US families are getting some relief because oil prices are about 30 cents a gallon cheaper than they were at the start of the summer. But the benefits are tempered by the context in which these price declines come: fear of a weakening economy.
James O'Sullivan, chief economist at MF Global, takes some comfort in what happened last year. Stocks plunged 14 percent between late April and early July on fears about Europe's debt crisis.
"The economy lost a bit of momentum, but it didn't go into recession, and it accelerated again before the end of the year," O'Sullivan notes.
Joel Naroff of Naroff Economic Advisors says the damage to consumers' psyche would have been worse years ago. But when the tech-stock bubble burst in 2000 and stocks tanked in 2008, "people lost an awful lot and became more conservative."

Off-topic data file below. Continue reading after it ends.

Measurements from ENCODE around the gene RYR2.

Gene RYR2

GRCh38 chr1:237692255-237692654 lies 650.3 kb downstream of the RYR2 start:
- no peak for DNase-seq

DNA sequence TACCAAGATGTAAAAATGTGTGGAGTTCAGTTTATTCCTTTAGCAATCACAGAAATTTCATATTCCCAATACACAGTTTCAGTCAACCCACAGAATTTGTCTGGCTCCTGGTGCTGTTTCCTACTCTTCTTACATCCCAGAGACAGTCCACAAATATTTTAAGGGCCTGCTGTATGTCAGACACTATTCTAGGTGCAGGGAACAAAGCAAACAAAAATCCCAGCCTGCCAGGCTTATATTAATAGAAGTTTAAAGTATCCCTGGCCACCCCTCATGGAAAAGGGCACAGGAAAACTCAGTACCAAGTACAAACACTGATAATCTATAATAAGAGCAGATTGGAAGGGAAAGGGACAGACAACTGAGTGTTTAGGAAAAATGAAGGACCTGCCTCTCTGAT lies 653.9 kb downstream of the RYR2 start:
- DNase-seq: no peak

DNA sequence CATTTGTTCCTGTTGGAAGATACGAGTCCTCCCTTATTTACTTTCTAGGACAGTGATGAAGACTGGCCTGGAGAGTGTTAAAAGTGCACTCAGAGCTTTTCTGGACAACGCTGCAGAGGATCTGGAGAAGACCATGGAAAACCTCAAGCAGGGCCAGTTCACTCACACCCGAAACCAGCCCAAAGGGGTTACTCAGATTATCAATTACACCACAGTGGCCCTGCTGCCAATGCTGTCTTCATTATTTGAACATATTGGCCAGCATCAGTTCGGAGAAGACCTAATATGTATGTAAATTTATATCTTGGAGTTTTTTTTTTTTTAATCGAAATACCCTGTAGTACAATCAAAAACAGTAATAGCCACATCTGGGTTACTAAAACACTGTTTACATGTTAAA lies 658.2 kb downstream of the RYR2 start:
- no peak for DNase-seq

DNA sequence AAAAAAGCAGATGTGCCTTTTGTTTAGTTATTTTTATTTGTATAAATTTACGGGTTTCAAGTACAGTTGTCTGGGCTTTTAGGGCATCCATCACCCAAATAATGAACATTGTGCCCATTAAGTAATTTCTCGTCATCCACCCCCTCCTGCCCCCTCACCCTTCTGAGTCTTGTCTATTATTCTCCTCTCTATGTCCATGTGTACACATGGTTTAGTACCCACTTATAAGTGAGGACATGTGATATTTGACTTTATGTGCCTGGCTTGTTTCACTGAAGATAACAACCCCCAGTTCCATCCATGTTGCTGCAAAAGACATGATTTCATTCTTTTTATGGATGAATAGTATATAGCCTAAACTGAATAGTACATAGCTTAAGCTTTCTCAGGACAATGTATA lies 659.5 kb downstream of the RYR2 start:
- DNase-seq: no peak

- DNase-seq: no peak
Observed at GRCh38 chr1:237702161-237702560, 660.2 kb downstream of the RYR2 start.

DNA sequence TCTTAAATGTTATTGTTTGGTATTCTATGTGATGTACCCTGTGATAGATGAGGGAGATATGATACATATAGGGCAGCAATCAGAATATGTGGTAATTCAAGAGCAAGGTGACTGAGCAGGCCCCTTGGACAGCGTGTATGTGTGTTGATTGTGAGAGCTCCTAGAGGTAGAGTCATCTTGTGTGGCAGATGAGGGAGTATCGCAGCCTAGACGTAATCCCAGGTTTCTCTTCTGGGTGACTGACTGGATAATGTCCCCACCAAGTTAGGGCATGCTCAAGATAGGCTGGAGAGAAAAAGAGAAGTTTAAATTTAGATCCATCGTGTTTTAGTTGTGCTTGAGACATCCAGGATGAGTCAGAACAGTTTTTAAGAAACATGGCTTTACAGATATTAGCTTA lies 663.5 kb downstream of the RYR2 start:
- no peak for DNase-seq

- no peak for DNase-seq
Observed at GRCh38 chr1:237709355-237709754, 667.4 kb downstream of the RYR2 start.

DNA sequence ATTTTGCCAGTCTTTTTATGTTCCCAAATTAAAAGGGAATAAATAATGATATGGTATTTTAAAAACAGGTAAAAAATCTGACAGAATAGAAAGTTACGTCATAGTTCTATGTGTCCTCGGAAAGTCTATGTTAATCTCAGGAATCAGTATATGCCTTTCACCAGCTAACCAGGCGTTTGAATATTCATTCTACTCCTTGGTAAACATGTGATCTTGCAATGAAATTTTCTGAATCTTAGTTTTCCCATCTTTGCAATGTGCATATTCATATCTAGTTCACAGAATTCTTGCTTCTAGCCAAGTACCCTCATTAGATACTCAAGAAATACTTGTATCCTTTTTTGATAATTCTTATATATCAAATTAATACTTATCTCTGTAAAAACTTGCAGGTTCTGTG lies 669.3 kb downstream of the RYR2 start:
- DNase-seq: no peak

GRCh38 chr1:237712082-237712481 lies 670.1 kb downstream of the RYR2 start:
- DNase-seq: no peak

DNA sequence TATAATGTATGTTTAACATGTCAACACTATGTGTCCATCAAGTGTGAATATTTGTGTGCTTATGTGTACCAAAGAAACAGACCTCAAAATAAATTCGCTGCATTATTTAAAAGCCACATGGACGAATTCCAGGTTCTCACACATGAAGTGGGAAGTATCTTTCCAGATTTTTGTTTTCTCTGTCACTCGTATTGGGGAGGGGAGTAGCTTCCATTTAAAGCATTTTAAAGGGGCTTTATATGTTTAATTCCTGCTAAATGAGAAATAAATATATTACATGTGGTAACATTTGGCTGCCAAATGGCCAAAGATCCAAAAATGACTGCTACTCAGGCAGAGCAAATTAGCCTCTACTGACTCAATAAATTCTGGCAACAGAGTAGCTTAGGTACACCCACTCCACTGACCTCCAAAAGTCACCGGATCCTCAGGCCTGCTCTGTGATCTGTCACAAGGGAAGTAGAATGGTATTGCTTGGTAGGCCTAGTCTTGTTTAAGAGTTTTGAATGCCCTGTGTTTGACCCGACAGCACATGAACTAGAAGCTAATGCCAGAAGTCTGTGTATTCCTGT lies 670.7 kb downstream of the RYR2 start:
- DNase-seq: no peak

Yet if the selloff in stocks continues, Naroff says, "it could convince people we're heading toward another recession" - and perhaps turn the fears into reality.
Image: Prices are shown as Jaqueline Henderson pumps gas at a station in Portland, Oregon.